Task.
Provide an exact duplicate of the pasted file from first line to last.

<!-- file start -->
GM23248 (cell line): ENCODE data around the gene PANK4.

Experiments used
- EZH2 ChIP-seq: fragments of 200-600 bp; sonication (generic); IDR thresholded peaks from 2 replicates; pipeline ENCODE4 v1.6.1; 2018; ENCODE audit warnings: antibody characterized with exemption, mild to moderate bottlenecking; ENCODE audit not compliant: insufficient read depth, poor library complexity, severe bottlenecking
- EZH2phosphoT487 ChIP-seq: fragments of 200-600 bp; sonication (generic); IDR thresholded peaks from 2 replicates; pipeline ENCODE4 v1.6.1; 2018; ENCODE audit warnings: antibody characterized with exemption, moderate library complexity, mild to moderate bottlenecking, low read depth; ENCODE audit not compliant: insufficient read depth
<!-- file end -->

GM23248 (cell line): ENCODE data around the gene PANK4.

Experiments used
- EZH2 ChIP-seq: fragments of 200-600 bp; sonication (generic); IDR thresholded peaks from 2 replicates; pipeline ENCODE4 v1.6.1; 2018; ENCODE audit warnings: antibody characterized with exemption, mild to moderate bottlenecking; ENCODE audit not compliant: insufficient read depth, poor library complexity, severe bottlenecking
- EZH2phosphoT487 ChIP-seq: fragments of 200-600 bp; sonication (generic); IDR thresholded peaks from 2 replicates; pipeline ENCODE4 v1.6.1; 2018; ENCODE audit warnings: antibody characterized with exemption, moderate library complexity, mild to moderate bottlenecking, low read depth; ENCODE audit not compliant: insufficient read depth